Carnotaurus facts, information and pictures for kids, students and adults. On this page, we’re going to meet Carnotaurus, a large South American meat-eating dinosaur … with horns.
- This article is part of our Dinosaur Facts series.
Carnotaurus Facts, Information And Pictures For Kids, Students And Adults
Carnotaurus was a mid-sized theropod dinosaur. It lived in what is now South America in the late Cretaceous period, around 72 to 69.9 million years ago.
What Did Carnotaurus Look Like?
The artist’s impression below is one interpretation of what Carnotaurus looked like.
Carnotaurus had the typical ‘look’ of a theropod such as T Rex. It was bipedal (i.e. it walked on two legs), and had a long tail that provided balance and stability. Like T-Rex it had short arms and a big head.
However, there are one or two things about Carnotaurus which differentiate it from other, similar dinosaurs.
Carnotaurus was one of the few theropod dinosaurs to have horns. Positioned just above the eyes, the horns were thick at the base and cone-shaped. Although the fossilized horns are relatively short and blunt, in a living dinosaur these bony stubs may have had a longer and more pointed non-bone outer layer.
There are a number of theories as to what Carnotaurus’s horns were for:
Some paleontologists think Carnotaurus males used their horns to fight among themselves to establish dominance – in much the same way as deer stags do today.
Other paleontologists think that the horns were used to attack prey animals.
Carnotaurus had a powerful neck, suggesting that its head could have been used like a battering ram – either for hunting or for fighting another Carnotaurus.
Other studies have shown that Carnotaurus’s top jaw may have been used to batter large prey animals – likely to have been sauropods – into submission.
Carnotaurus had a proportionally shorter skull than similarly-sized dinosaurs. Its jaws are curved, giving it a rather frightening grin.
How Big Was Carnotaurus?
Carnotaurus was between 8 and 9 metres (26 and 30 ft.) in length. Although it was relatively big, it was lightly-built. It weighed around 1.35 metric tonnes (3,000 lbs.).
Carnotaurus had shorter arms than any other large meat-eating dinosaurs. Yes, its arms were even shorter than the famously short-armed T Rex!
Scientists believe that the arms of Carnotaurus may have been ‘vestigial’. This is when a body part has lost its functionality but has remained present on an animal as it evolved.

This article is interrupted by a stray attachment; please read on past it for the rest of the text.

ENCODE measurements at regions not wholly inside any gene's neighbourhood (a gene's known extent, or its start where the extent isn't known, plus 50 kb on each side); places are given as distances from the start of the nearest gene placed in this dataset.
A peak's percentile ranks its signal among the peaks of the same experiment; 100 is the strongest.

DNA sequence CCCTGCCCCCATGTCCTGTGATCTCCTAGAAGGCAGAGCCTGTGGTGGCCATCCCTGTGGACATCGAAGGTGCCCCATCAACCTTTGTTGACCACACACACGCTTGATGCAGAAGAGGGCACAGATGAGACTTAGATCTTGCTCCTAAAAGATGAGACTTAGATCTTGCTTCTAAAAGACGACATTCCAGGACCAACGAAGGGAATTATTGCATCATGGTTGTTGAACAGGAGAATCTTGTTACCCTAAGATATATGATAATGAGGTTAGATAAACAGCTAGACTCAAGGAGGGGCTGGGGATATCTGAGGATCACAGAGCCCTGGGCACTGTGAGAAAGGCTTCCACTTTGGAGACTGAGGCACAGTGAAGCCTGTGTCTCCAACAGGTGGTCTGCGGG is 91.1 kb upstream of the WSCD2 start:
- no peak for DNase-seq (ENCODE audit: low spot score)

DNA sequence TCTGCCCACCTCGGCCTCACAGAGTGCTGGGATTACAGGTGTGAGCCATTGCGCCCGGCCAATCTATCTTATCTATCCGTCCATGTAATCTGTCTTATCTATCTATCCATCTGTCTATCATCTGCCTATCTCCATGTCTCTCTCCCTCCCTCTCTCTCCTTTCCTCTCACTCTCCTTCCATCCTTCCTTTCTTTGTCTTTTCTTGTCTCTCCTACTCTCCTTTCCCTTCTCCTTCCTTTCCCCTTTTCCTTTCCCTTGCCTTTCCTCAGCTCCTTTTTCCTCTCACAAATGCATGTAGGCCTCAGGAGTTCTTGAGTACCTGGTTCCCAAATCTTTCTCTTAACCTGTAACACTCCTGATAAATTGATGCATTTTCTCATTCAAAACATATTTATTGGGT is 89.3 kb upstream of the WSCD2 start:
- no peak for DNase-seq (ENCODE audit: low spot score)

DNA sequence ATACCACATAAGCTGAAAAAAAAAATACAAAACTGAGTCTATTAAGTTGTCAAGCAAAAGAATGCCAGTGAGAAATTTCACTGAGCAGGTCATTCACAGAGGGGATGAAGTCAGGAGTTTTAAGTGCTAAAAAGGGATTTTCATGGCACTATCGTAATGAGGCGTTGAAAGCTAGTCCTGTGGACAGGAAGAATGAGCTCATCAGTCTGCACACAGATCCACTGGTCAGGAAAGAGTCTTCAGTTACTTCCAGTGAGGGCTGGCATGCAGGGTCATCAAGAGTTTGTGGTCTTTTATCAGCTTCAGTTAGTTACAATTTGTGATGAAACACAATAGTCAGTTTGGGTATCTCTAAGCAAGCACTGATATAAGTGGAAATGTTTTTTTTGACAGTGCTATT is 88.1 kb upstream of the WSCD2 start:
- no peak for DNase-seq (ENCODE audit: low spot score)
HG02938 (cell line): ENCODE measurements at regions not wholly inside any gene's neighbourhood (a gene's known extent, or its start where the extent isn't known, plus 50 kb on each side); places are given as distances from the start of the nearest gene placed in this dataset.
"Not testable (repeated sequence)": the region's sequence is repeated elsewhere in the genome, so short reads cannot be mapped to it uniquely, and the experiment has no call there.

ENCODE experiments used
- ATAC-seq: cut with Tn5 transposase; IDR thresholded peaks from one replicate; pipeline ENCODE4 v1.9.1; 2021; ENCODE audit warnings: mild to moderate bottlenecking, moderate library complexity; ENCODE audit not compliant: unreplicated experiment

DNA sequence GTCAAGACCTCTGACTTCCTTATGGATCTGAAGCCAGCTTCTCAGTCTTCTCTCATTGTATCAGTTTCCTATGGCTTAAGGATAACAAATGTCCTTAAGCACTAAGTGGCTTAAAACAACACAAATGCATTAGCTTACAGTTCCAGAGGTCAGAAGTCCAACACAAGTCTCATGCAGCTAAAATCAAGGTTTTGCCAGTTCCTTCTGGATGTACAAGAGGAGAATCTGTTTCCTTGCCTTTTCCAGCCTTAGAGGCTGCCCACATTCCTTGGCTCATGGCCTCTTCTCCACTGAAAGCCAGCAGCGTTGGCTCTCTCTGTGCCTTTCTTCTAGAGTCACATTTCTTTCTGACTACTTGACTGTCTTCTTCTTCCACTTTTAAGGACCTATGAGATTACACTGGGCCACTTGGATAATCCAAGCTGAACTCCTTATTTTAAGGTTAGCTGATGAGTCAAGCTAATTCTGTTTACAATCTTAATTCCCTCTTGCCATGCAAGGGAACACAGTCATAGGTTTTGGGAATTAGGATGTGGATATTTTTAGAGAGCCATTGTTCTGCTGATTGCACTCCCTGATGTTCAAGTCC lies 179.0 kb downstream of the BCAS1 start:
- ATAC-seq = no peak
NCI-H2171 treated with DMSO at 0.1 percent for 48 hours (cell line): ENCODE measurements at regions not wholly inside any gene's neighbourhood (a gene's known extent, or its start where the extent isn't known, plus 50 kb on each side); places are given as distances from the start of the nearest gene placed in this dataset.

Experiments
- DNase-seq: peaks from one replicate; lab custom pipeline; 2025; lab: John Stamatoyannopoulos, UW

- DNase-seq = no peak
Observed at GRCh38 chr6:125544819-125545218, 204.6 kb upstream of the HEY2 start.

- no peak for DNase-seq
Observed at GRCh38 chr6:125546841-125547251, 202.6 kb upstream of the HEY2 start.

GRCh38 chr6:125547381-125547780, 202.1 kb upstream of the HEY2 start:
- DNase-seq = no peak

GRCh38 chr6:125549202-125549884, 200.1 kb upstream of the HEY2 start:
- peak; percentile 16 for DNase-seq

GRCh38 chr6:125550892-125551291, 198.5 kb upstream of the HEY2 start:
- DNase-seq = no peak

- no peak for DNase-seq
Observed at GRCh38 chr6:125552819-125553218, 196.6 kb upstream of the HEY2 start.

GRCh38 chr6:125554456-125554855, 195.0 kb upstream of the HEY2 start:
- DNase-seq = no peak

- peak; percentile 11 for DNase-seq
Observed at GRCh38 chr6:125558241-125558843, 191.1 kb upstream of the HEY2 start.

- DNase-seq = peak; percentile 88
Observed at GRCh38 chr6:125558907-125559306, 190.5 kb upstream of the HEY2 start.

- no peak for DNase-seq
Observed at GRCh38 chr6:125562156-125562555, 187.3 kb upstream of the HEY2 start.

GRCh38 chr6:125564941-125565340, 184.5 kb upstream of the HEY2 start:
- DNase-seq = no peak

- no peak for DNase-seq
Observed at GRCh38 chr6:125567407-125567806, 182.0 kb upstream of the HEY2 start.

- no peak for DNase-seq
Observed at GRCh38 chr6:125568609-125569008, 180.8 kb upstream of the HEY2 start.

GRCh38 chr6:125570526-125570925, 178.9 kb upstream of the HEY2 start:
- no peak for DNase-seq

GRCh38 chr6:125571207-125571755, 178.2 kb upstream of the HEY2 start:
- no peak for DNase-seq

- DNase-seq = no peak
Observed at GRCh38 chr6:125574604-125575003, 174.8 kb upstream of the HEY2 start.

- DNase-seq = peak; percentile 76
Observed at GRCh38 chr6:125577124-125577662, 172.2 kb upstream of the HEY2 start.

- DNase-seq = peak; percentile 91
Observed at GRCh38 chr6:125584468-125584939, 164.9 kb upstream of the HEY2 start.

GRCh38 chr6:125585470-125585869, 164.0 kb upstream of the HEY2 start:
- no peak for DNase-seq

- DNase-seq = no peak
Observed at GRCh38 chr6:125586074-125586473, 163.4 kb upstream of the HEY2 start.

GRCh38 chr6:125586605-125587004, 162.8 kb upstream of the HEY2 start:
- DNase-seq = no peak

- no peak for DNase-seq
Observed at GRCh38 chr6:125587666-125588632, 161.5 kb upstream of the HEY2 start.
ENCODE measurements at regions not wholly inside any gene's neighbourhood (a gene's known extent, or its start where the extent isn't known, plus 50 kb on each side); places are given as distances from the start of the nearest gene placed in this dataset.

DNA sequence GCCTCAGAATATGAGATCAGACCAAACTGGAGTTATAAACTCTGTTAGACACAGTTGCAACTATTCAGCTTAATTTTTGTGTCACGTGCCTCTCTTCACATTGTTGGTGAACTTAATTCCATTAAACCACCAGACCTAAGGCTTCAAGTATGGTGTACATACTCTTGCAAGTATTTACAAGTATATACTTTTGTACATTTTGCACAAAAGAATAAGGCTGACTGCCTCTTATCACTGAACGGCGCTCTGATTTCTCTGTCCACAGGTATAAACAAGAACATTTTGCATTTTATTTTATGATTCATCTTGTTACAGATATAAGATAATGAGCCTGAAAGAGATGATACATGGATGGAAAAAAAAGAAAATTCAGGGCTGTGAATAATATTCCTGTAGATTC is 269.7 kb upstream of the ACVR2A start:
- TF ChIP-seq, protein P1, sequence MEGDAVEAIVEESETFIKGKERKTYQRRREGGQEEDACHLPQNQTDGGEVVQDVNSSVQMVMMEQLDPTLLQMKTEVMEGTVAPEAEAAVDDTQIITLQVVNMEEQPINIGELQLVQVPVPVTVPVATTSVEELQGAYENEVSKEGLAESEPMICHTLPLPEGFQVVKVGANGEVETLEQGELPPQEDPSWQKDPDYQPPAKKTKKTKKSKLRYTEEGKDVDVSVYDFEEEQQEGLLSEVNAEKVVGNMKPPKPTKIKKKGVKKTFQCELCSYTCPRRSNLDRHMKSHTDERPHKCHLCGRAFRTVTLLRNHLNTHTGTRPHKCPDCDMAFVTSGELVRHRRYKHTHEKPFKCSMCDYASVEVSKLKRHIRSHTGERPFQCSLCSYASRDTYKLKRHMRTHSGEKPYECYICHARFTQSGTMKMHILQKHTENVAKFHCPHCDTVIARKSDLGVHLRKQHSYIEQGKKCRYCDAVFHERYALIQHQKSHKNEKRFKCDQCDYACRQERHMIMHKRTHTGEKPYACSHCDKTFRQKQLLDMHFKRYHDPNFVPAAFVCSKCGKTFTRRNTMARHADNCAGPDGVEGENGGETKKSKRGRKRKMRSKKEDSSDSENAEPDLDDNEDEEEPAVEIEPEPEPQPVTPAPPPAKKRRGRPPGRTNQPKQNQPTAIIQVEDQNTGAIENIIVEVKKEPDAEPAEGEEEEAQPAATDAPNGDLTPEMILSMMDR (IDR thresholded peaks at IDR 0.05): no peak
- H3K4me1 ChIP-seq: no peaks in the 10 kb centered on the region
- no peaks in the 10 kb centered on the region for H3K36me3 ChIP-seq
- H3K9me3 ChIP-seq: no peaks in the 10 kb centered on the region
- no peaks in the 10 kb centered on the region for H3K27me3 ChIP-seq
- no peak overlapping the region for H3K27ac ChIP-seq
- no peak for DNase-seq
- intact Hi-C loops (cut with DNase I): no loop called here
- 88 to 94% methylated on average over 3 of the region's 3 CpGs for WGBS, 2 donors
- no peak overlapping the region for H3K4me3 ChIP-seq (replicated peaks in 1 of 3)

Perhaps Carnotaurus’s arms served no purpose at all!
Fastest Large Theropod
Compared to other large, bipedal meat-eating dinosaurs, Carnotaurus was reasonably large, but quite lightly-built. It seemed to have been designed for speed rather than strength.
It had long, powerful legs, which scientists think may have allowed it to reach speeds of up to 35 mph (56 km/h).
Carnotaurus could quite possibly have been the fastest large theropod.
All that we know about Carnotaurus comes from just one skeleton. However, it is one of the best-known theropods from the southern hemisphere because the skeleton was so well-preserved.
The specimen was in such good condition that skin impressions were present. These revealed that much of Carnotaurus’s skin was made up of small (5mm in diameter) scales.
Larger bumps were also found. These may have been ‘scutes’ – bony plates that formed in the skin, like those running down the back of Ankylosaurus.
Carnotaurus Facts: Name
The name Carnotaurus comes from the Latin words for ‘meat’ and ‘bull’. Therefore, Carnotaurus means ‘meat-eating bull’. The name refers to Carnotaurus’s dietary preferences and its bull-like horns!
Carnotaurus is a genus (a ‘type’ of animal). The name given to the only known species of Carnotaurus is Carnotaurus sastrei. The ‘sastrei’ part comes from the name of the owner of the farm on which Carnotaurus was discovered, Angel Sastre.
Where Did Carnotaurus Live?
Carnotaurus was found in Chubut Province, Argentina in 1984, during an expedition led by Argentine paleontologist José Bonaparte.
In the late Cretaceous, when Carnotaurus walked the earth, South America was separated from both Africa and North America.
If you’re interested in seeing Carnotaurus in the flesh (okay, not in the flesh, but you know what we mean), you can visit the Argentine Museum of Natural Sciences.
Residents of California can see a life-sized replica of the skeleton at the Natural History Museum of Los Angeles County.
Several other Carnosaurus reconstructions are on display, including the one below, which can be seen in Prague.
Carnotaurus Family & Relatives
Carnotaurus is a member of the Abelisauridae family of dinosaurs. Carnotaurus was the second member of this family to have been discovered; Abelisaurus, from which the group gets its name, was the first.
Top Ten Carnotaurus Facts
- Carnotaurus was a theropod dinosaur of the late Cretaceous period.
- It lived around 72 to 69.9 million years ago
- Carnotaurus was a member of the Abelisauridae family of dinosaurs.
- Carnotaurus has distinctive horns above its eyes.
- Carnotaurus’s arms are even shorter than those of T Rex!
- Carnotaurus was light, and built for speed. It could probably reach speeds of around 35 mph (56 km/h).
- All that we know about Carnotaurus comes from one skeleton, which was discovered in 1984 by paleontologist José Bonaparte.
- The skeleton was so well-preserved even the dinosaur’s scale patterns were visible.
- Carnotaurus means ‘meat-eating bull’
- Carnotaurus was found on a farm in Argentina. The species, Carnotaurus sastrei, was named after Angel Sastre, the owner of the farm.
Carnotaurus Facts: Conclusion
We hope that you have enjoyed learning about this speedy but fierce predator. You can find out about its close relative the Abelisaurus here.
There is plenty more free dinosaur information on Active Wild. Become a dinosaur expert today!